What is spastic colitis and how is it treated?

What is spastic?

Spastic colitis (or Irritable Bowel Syndrome more properly, as the term colitis refers to the presence of inflammation, which is absent in this disorder) is a functional bowel disorder characterized by changes in bowel emptying habits without any organic disease, chronic abdominal distension (bloating) and discomfort.

It can occur in the form of diarrhea or constipation, and there is often an alternation between the two. This syndrome affects 11-14% of the adult population and mainly women worldwide, while the causes have not yet been elucidated. It may be caused by an infection or by diet, and it has been suggested that it may be a psychophysiological phenomenon.

– Do I have spastic colitis?

Criteria for irritable bowel syndrome (Rome III) have been defined for the correct diagnosis:

Abdominal pain or discomfort for at least 12 weeks in the previous 12 months. These 12 weeks do not have to be consecutive.

Abdominal pain or discomfort should have 2 of the following 3 characteristics:

  • They relieve during defecation.
  • When they start, there is a change in the frequency of defecation.
  • When they begin, there is a change in the shape of the stool and how they look.

The diagnosis is made by a gastroenterologist differentially, i.e. rejecting other diseases that have similar symptoms, such as infections, lactose intolerance, gluten intolerance, bowel cancer, etc.

– How are the symptoms relieved? Can diet help?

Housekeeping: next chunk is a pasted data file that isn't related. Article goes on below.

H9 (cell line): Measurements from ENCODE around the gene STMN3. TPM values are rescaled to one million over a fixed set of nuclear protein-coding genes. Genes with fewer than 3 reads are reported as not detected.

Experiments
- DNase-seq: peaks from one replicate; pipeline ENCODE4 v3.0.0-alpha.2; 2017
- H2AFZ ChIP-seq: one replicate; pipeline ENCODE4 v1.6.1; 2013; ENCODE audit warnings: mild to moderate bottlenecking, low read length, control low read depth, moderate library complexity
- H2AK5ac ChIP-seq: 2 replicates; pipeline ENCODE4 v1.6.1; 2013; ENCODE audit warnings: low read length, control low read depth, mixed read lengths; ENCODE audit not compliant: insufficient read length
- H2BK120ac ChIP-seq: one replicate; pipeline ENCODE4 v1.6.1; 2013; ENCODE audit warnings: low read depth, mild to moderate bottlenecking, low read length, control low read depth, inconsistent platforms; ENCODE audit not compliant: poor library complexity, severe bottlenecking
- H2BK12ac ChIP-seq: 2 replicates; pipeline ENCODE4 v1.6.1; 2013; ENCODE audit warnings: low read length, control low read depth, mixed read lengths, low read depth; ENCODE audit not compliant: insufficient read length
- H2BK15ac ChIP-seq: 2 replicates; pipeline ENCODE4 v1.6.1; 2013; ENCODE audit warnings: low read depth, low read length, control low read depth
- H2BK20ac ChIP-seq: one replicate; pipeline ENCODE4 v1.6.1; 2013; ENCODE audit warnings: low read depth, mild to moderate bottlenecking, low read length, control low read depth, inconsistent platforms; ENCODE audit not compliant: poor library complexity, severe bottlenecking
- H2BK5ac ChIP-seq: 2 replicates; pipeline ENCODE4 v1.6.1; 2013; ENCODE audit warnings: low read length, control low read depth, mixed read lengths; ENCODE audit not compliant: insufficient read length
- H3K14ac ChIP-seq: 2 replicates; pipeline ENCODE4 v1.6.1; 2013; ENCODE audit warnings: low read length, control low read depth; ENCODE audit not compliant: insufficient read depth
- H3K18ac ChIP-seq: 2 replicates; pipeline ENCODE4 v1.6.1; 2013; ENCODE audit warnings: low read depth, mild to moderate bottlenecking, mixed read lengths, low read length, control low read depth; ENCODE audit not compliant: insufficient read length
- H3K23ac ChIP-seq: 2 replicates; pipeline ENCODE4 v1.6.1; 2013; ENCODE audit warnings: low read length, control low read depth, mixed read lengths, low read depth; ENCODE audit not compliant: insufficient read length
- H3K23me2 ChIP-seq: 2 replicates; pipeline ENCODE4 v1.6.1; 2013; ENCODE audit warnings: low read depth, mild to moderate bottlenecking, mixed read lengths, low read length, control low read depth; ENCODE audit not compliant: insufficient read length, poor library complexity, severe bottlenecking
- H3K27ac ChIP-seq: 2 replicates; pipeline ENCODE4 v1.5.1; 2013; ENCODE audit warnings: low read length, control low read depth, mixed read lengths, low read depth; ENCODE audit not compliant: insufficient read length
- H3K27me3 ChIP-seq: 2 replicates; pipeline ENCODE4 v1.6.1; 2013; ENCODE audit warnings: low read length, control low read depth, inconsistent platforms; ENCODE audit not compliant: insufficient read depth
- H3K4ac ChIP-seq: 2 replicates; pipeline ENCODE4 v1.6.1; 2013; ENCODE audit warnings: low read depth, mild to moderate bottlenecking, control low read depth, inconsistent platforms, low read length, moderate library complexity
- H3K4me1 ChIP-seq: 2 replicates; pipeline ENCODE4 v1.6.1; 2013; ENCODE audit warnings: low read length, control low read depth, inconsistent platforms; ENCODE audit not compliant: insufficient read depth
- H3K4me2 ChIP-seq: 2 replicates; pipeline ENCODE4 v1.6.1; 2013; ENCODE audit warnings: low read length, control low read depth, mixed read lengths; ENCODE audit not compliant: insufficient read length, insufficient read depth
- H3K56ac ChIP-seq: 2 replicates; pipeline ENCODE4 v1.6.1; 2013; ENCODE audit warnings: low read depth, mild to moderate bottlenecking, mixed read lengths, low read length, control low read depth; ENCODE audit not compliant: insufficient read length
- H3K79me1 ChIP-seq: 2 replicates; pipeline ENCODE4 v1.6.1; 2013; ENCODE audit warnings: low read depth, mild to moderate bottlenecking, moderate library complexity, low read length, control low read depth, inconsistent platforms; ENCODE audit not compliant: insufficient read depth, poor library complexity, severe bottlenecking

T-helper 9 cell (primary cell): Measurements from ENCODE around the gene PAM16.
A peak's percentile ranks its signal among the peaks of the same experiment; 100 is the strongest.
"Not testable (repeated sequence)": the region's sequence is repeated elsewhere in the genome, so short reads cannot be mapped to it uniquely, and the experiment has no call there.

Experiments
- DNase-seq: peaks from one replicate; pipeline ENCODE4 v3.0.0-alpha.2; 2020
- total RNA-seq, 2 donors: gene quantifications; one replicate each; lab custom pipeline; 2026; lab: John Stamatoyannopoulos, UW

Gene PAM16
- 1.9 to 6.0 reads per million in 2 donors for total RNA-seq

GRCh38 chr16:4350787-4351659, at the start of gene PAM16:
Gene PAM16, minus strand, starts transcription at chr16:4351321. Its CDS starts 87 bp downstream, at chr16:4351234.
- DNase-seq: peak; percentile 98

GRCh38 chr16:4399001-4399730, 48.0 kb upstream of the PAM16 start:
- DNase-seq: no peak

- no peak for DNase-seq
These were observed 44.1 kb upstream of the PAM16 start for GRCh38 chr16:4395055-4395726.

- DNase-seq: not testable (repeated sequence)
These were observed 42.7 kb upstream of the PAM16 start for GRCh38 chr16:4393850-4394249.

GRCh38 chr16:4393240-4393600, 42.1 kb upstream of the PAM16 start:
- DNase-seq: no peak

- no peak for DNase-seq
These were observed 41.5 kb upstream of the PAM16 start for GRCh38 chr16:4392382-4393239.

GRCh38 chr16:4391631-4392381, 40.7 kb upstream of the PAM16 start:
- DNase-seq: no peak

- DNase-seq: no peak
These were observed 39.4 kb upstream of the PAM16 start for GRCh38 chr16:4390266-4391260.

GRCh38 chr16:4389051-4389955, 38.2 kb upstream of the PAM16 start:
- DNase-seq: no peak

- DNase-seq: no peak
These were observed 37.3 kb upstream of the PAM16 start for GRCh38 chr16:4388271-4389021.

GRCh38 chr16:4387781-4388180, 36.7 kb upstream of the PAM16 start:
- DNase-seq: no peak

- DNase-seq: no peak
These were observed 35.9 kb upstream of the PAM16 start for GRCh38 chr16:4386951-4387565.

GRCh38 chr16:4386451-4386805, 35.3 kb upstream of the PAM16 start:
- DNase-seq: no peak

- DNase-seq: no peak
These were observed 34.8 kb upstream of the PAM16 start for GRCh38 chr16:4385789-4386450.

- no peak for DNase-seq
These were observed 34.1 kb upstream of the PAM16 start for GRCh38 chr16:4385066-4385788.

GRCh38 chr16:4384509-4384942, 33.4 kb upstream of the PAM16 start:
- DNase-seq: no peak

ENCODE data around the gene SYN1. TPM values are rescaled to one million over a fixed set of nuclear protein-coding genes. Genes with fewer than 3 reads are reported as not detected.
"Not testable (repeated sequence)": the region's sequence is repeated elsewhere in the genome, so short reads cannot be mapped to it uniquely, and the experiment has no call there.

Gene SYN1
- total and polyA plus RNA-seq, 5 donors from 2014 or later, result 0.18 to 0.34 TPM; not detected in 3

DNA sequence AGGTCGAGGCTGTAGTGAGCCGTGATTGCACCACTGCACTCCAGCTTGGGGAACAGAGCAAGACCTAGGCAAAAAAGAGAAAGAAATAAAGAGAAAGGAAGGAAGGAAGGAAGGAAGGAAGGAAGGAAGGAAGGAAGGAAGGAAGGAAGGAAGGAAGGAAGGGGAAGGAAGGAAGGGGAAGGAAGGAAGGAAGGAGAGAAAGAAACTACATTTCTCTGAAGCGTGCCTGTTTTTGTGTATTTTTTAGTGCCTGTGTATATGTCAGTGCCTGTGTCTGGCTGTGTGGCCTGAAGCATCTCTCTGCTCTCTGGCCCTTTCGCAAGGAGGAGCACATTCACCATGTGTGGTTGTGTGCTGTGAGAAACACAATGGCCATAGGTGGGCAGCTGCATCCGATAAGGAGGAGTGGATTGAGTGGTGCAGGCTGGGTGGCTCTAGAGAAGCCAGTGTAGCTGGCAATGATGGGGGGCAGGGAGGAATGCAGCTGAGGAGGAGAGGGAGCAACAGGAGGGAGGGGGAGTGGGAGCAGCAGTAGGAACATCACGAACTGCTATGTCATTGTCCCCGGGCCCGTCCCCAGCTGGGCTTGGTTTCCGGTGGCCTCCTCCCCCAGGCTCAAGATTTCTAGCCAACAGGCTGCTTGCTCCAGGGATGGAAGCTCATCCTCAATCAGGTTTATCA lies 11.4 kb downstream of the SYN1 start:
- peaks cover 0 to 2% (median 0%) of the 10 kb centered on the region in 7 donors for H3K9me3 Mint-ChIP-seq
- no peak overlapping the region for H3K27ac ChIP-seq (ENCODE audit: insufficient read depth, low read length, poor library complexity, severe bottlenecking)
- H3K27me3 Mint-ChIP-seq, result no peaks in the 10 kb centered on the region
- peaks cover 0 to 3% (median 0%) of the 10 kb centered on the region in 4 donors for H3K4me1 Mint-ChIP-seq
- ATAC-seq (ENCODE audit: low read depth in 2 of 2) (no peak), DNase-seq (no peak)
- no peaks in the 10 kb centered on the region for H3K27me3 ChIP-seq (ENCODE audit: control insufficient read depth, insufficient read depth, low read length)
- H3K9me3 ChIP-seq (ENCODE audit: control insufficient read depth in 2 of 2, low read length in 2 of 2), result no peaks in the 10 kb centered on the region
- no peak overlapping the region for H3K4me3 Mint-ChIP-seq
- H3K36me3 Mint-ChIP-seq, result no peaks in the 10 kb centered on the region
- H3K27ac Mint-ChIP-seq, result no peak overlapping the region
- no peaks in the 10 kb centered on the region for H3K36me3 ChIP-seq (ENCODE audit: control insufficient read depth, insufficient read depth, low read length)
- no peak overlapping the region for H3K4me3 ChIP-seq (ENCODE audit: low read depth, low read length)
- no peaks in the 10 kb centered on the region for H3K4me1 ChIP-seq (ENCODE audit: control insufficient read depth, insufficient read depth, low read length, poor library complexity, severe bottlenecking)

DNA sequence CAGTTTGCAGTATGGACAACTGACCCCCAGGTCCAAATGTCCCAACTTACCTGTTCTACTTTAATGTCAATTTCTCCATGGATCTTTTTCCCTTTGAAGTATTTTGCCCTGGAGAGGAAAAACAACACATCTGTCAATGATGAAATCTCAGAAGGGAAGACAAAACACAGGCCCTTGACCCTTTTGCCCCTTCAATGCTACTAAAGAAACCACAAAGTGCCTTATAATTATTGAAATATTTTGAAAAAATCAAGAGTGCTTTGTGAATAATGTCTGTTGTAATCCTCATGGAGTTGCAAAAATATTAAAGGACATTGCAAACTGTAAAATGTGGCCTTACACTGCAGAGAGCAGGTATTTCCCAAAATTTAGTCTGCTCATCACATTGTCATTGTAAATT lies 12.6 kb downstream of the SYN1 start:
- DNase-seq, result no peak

The gastroenterologist often prescribes medications for spastic colitis, but 70% of patients with irritable bowel syndrome do not receive any medication and the relief of symptoms is through diet.

  • Foods that affect the severity of symptoms are different in each patient. For this reason, the first thing a person suffering from this syndrome should do is keep a diary of food intake and gastrointestinal habits. In this way those foods that increase or decrease the symptoms can be identified and the diet can be adjusted accordingly. It should be emphasized, however, that although a food, e.g. whole meal bread can cause symptoms, this does not mean that it should be completely excluded from the diet because if this happens to all the foods that bother you, then the diet may become inadequate. Foods that exacerbate the problem should be replaced by others with similar characteristics that will not reduce the quality of the diet.
  • A major source of spastic colitis are plant fibers. For these patients, who are dominated by constipation, an increase in the intake of plant fibers and in particular solvents (i.e. those found in legumes, oats, barley, fruits and vegetables) can relieve symptoms, as long as combined with an increase in water intake. Insoluble plant fibers (that are those found in whole grain products) don’t seem to help the irritable bowel. In these patients with predominant diarrhea, plant fibers should not be increased.
  • The most commonly blamed foods are caffeine, lactose (milk sugar), gluten (grain protein) and fructose.
  • Small and frequent meals have been shown to help with symptoms and are recommended in contrast to messy, large and “heavy” meals, i.e. high-fat meals.
  • Taking probiotics can help the irritable bowel. Try yogurts or other probiotic foods on the market and see if they can improve your symptoms.

– Beyond diet?

Stress has been blamed for exacerbating the symptoms of irritable bowel syndrome. Thus, stress reduction techniques can be applied to patients and lead to reduced symptoms.

Exercise has also been shown to have effects in relieving patients. Walk vigorously or do some aerobic exercise (treadmill, bike, aerobics).

Advises Ms. Dimitra Meladaki, Clinical Dietitian – Nutritionist MSc

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